By: Matt Reichenbach
Sometimes I believe that Elon is haunted. Not by evil spirits or ghouls that run around at night terrorizing students, but ghosts – lots and lots of ghosts. I’m not talking about the typical ghosts you see in the movies or the classic bed sheet with eye cutouts on Halloween; I am talking about the recent phenomenon of ghosting.
According to Urban Dictionary, ghosting is “the act of suddenly ceasing all communication with someone the subject is dating, but no longer wishes to date.” While the definition encompasses only formal dating, I take the word to mean any sort of communication with someone that is more than a casual interaction; because let’s face it, we’ve all experienced ghosting even if we aren’t in a romantic relationship.
You know that person you Snapchatted for a while, thinking it was going well until they just stopped responding, leaving you on that God forbidden “opened” arrow? Ghosted. What about that person you ran into at the party and had a fun night with who promised to see you again, yet never did? Ghosted.
According to a poll at The Guardian, over 80% of millennials have been in contact with a ghost. With dating apps on the rise such as Tinder, OKCupid, and others, matchmaking is now synonymous with literally swiping someone out of existence in your life. Echoing what Jessica Samakow from The Guardian writes is that in this day in age, with texting and direct messaging being extremely important, we millennials value communication to an extent that when we don’t get an immediate response from someone, we immediately resort to self-criticism. Much like how we constantly seek new information from Twitter and Facebook, we love constant validation from the ones we hope to interact with on a more romantic level.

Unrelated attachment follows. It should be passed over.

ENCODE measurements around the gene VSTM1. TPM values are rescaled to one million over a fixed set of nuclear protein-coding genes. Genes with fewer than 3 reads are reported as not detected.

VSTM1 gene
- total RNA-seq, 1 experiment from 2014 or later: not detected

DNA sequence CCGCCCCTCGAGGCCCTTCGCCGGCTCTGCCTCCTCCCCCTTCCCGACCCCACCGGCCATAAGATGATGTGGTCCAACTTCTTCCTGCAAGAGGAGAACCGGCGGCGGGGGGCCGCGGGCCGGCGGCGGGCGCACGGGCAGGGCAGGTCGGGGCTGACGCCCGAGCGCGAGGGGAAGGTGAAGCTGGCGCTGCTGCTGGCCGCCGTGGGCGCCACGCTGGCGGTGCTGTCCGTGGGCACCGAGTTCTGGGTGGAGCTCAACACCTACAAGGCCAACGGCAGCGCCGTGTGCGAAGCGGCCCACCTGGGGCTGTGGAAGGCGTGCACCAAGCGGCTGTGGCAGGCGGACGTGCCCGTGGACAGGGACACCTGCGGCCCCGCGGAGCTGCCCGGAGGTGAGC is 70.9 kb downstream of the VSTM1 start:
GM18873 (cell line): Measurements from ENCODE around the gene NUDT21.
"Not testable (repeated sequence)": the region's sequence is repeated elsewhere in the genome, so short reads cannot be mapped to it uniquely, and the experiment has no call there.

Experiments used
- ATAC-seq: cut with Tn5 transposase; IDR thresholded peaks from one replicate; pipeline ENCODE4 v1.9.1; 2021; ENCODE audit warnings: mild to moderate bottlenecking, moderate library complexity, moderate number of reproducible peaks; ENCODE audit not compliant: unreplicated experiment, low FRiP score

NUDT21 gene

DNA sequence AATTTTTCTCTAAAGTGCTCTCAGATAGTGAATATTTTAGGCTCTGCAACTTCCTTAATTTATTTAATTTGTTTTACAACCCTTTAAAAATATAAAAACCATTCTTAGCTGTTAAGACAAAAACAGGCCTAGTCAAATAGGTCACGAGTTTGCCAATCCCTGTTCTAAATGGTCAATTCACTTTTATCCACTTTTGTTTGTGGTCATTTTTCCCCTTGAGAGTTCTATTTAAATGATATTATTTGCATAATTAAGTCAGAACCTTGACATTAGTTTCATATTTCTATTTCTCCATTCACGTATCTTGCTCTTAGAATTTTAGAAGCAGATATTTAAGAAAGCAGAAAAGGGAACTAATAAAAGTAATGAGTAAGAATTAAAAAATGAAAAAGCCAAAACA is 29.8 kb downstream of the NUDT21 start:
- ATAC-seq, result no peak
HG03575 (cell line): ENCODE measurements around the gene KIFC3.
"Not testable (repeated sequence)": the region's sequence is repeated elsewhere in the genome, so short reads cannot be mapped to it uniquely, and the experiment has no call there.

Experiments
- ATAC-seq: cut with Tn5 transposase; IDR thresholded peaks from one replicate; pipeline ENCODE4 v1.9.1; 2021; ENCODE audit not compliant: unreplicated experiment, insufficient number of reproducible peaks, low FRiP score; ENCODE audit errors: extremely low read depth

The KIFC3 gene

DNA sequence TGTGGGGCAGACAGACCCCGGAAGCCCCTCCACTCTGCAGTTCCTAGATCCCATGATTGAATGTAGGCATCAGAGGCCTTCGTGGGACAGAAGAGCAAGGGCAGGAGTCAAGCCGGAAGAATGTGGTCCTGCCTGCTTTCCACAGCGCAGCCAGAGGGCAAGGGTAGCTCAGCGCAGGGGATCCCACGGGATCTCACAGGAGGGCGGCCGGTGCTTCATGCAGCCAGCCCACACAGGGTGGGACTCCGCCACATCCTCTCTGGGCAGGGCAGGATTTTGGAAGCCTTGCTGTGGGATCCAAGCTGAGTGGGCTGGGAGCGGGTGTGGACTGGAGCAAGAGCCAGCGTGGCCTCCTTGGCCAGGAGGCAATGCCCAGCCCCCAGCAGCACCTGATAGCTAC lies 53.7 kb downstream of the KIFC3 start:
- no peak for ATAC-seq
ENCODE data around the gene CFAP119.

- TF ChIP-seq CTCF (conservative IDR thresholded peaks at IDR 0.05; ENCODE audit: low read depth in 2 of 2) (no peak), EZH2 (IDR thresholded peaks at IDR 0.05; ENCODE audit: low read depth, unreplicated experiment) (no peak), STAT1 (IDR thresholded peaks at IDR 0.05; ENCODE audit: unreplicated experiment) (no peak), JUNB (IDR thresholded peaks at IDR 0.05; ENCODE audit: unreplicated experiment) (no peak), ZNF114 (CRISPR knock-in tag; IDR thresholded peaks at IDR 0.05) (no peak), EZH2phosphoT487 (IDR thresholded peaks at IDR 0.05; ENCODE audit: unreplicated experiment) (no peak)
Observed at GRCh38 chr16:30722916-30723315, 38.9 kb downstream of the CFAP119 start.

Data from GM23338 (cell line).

Obviously, there are both positives and negatives to ghosting depending on who you ask, yet what exists at the foundation of ghosting is that with such a dependence on constant communication, the art of dating and matchmaking isn’t the same as it once was and our perceptions of such things have drastically changed as well. Will it ever change? Who knows, really, but I do know one thing for sure: in the words of Fifth Harmony, “You got that real love, that text in the morning, that real love.” That’s a motto I sure as hell live by.